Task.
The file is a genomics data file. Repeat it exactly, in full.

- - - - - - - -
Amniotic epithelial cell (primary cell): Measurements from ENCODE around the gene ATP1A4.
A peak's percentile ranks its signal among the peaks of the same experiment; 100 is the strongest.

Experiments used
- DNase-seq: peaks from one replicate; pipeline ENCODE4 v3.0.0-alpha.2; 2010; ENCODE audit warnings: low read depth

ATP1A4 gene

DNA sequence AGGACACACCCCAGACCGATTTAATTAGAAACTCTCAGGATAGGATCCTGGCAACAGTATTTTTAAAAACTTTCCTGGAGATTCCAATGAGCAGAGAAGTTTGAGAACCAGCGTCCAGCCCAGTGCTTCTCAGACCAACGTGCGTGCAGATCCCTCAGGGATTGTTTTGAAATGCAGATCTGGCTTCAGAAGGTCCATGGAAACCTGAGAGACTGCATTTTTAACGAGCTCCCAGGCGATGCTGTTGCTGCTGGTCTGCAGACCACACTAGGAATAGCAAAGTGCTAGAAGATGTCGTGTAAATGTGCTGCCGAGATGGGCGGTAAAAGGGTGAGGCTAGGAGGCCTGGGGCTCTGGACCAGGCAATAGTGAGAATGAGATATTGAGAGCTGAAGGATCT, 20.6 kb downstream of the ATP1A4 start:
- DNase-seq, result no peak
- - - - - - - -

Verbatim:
Amniotic epithelial cell (primary cell): Measurements from ENCODE around the gene ATP1A4.
A peak's percentile ranks its signal among the peaks of the same experiment; 100 is the strongest.

Experiments used
- DNase-seq: peaks from one replicate; pipeline ENCODE4 v3.0.0-alpha.2; 2010; ENCODE audit warnings: low read depth

ATP1A4 gene

DNA sequence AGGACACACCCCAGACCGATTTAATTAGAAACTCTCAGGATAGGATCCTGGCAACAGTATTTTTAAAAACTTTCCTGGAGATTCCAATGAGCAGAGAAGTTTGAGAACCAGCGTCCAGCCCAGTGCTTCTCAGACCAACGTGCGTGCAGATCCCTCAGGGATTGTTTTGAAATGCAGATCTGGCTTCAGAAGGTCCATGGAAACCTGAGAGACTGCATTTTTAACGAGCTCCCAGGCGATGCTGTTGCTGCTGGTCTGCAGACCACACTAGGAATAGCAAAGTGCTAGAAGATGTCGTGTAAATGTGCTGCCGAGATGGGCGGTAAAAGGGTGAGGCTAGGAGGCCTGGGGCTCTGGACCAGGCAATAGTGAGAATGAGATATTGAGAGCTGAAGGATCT, 20.6 kb downstream of the ATP1A4 start:
- DNase-seq, result no peak